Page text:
Case Studies

Holly Gotfredson – American Metalcraft

Proving her mettle

To say that the metal fabrication industry is male-dominated would be an understatement. But that hasn’t stopped Holly Gotfredson from making her own statement.

As the owner of American Metalcraft Inc. located just outside of Atlanta, Gotfredson and her leadership directors guide nearly 60 team members in producing painted aluminum architectural products for projects ranging from hospitals, schools and municipal buildings to universities, casinos, museums, corporate headquarters, bridges and more.

Holly Gotfredson – American Metalcraft

Holly Gotfredson | Owner and President | American Metalcraft | Photo credit: Heather Photographers

Several years ago, Gotfredson was involved in day-to-day operations of both American Metalcraft and its sister company, Finishing Dynamics, she recalls. Strong leadership skills as well as collaboration have allowed her to move into the role of business developer, educator, mentor and speaker.

“Empowering our team is important for a successful work environment and good for our member morale,” Gotfredson says. “Our team’s sense of community, kinship, mutual respect and trust create the right work environment to achieve excellent production related systems and top-quality products.”

More than just aluminum and coatings

Despite its roots in metro Atlanta, AMI’s work can be seen from coast to coast. Several years ago, it completed a project at the Delta Sky Club at Seattle-Tacoma International Airport. More recently, the company created custom vertical sunshades—designed by architecture firm LS3P—for the South Carolina Aeronautical School and is working on several major projects from California to New York. American Metalcraft is currently completing a large-scale casino project, Philly Live, with a custom perforated panel system.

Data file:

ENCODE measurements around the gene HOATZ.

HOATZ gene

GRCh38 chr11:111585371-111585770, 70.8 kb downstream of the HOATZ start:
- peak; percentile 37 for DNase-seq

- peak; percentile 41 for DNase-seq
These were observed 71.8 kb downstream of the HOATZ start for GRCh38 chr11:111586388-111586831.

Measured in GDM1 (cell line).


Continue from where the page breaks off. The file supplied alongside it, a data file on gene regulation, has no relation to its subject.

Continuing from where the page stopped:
Holly Gotfredson – American Metalcraft

Fort Bliss Hospital | Photo credit: Scott Weaver Photography

An example of the company’s flexibility, though, was Fort Bliss Hospital in El Paso, Texas, a federally funded project designed by architecture firm HDR. The three-year endeavor included 130,000 square feet of rain screens, fascia-soffit panels and column cover wraps coated by Finishing Dynamics in Sherwin Williams’ PVDF Galaxy Silver. Gotfredson says Fort Bliss was the company’s largest project in 34 years.

“We got the project, had three years of work ahead of us,” she says, “and then came the tariffs.”

Those who work in the A/E/C environment are accustomed to planning projects and budgets well in advance—sometimes years ahead. As whispers of tariffs began, Gotfredson says their metal suppliers reached out so AMI could be proactive and plan accordingly. They were able to save clients the pain of the initial price spikes and a lot of money—including Fort Bliss.

Holly Gotfredson – American Metalcraft

Photo credit: Bob Stewart Photography

Despite the interesting route to her position, Gotfredson has been successful in using her unique perspective to act as a bridge between the architects’ quest for a project and the moving parts that bring it to life. She’s been very fortunate to have had several great mentors over the years, including the founder of both companies, Gary Gotfredson, her father-in-law, as well as her husband Erik Gotfredson, she says.

The unique path to metal company ownership

Gotfredson admits the way she got to where she is today wasn’t traditional or normal. Growing up in Alabama and Georgia, she attended the University of Georgia, where she studied art history with plans to become a museum curator.

After three years working in the membership business department at the High Museum of Art in Atlanta, Gotfredson knew her dreams of eventually becoming a curator had changed—she wanted to pursue something more active in the creative sector.

Holly Gotfredson – American Metalcraft

Thayer High School | Photo credit: Abstract Photography

For the next decade, she worked in marketing and advertising, learning a lot about layouts, branding, the day-to-day operations of a company, client management and more. She had her hands in all aspects of the field, including producing TV, magazine and newspaper ads; web design and other pieces of advertising. After she got married and started a family, she began working part time for her father-in-law’s company, American Metalcraft.